Remember we have freedom to SAY anything we want to say but we are also HELD ACCOUNTABLE for the consequences of what we say. the same should apply to anonymous sources.
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skip fox Donating Member (1000+ posts) Send PM | Profile | Ignore Thu Jul-07-05 01:47 PM
Response to Original message
10. Side point. What if Miller and Cooper's source not the same? Implications.
Before you boil over (since it seems at least slightly less likely to paint Rove into a corner), consider this.

Six reporters were contacted. Including Novak, Cooper, & Miller, that's three more. At least a few say there were at least two sources. At least five calls.

Wouldn't it be likely for someone out to discredit Wilson to get a number of different people to call, each their own contact(s), who will then flood others of the group for conformation(s)?

Who would have done that . . . but the man who was the President's Chief Political Analyst and advisor and who has been well known to engage in precisely such tactics? Karl Rove. He may have only contacted one or two himself, but orchestrated the entire phonebank in order to make Wilson's motives suspect. (And where have I ever heard of this going-for-the-throat method so much before as in the last six years?)

So . . . we may have several in the pot (Cheney, Libby, W., Rove) AND Rove as the chief conspirator!!!!
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Peace Patriot Donating Member (1000+ posts) Send PM | Profile | Ignore Thu Jul-07-05 02:18 PM
Response to Original message
13. The press lapdogs spouting Cheney/Rove's new line of defense--
"freedom of the press"--talk about journalists being able to protect their "sources."

What about Valerie Plame's sources? What has become of her 20+ year network of WMD covert contacts in governments, companies and illicit networks, developed in order to provide our government with good, accurate information on weapons proliferation?

It's my understanding that many of them are very likely dead, as a result of this outing. And no one can inquire about them, because the inquiry would just put them at further risk, if they are still alive.

This outing also put Plame's life and her family's lives at risk.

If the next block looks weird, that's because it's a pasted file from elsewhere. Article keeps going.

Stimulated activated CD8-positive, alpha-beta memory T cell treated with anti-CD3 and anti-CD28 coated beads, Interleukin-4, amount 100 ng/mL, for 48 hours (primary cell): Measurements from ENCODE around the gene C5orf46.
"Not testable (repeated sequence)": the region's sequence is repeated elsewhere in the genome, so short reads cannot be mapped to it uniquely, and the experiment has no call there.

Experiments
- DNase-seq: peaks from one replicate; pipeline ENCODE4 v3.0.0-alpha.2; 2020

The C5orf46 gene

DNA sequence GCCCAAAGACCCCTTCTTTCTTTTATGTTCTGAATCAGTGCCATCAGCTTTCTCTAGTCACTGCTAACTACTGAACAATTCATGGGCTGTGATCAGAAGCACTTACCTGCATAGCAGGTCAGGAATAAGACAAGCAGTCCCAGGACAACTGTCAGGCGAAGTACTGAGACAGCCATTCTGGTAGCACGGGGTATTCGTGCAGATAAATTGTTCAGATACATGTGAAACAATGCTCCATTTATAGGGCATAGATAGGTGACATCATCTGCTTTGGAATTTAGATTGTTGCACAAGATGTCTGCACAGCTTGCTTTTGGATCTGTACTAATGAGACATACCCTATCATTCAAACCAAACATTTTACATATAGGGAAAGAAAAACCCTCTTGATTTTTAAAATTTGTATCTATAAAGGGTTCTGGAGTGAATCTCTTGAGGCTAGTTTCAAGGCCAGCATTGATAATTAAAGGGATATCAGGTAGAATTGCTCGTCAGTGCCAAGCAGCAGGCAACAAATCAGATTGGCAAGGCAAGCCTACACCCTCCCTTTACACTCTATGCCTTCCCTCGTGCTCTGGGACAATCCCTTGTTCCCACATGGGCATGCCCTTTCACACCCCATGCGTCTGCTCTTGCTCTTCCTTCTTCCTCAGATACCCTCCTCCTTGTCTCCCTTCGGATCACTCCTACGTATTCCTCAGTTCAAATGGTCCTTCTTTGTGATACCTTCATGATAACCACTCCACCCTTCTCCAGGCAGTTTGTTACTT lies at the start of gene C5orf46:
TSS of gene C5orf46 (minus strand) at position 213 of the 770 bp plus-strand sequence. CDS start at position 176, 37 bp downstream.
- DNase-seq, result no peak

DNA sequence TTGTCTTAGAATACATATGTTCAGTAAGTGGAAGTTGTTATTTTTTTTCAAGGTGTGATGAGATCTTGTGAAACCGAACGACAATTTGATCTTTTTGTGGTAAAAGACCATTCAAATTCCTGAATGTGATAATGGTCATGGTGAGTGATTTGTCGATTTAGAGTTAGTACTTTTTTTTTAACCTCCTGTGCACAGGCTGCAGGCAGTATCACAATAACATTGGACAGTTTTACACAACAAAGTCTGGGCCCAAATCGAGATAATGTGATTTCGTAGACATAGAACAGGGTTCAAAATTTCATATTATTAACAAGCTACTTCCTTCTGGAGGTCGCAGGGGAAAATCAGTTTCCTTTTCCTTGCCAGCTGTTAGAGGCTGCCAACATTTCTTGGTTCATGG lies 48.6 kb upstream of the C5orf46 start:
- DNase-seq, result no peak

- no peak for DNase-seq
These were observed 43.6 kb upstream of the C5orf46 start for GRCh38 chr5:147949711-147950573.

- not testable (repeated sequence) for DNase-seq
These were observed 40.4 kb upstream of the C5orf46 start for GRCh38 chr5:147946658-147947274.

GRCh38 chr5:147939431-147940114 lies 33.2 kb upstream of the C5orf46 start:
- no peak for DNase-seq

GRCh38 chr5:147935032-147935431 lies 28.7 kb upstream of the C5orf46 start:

And we are suppose to allow "freedom of the press" to protect the perpetrators of this crime? We are suppose to allow "freedom of the press" to protect Dick Cheney or Karl Rove as "sources"?

I think we've found ourselves in Alice's "Wonderland." Everything upside down, backwards, and inside out, amidst a whole lot of jabberwocky.
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Jack Rabbit Donating Member (1000+ posts) Send PM | Profile | Ignore Thu Jul-07-05 02:25 PM
Response to Original message
15. I have some questions for Ms. Alexandrovna
Isn't the term propaganda a little strong? I think of dissemination of propaganda as a deliberate act. I'm under the assumption that Ms. Miller was duped, although I am shocked that a journalist with multiple Pulitzer Prizes would be so remiss in verifying the information she received from her contact in the INC; it is even more shocking in that she was duped in a similar way by John Poindexter over her stories that she wrote about Libya in 1986.

The tone of the piece makes it sound as though Ms. Miller knew what the real facts were and willfully wrote something else. I'm not certain that's the case at all.

Assuming she was duped, what are the journalistic ethics here? She was lied to and being manipulated. Does she have an obligation to protect such a source? Or are the bets off?

I've been of two minds on this matter and I would appreciate any help you could provide in clearing up my thoughts.
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ewagner Donating Member (1000+ posts) Send PM | Profile | Ignore Thu Jul-07-05 03:49 PM
Response to Reply #15
19. She never questioned
the sources....she never "double sourced" any of the information...she took the words a gospel and printed them under the guise of "journalism" when in fact she was a "stenographer".
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Jack Rabbit Donating Member (1000+ posts) Send PM | Profile | Ignore Thu Jul-07-05 04:09 PM
Response to Reply #19
22. I agree that is what she did
I also agree that she should have done more than that.

It seems to me that there is a saying among journalists: If your mother says she loves you, check it out. Ms. Miller seems to forget this way too often.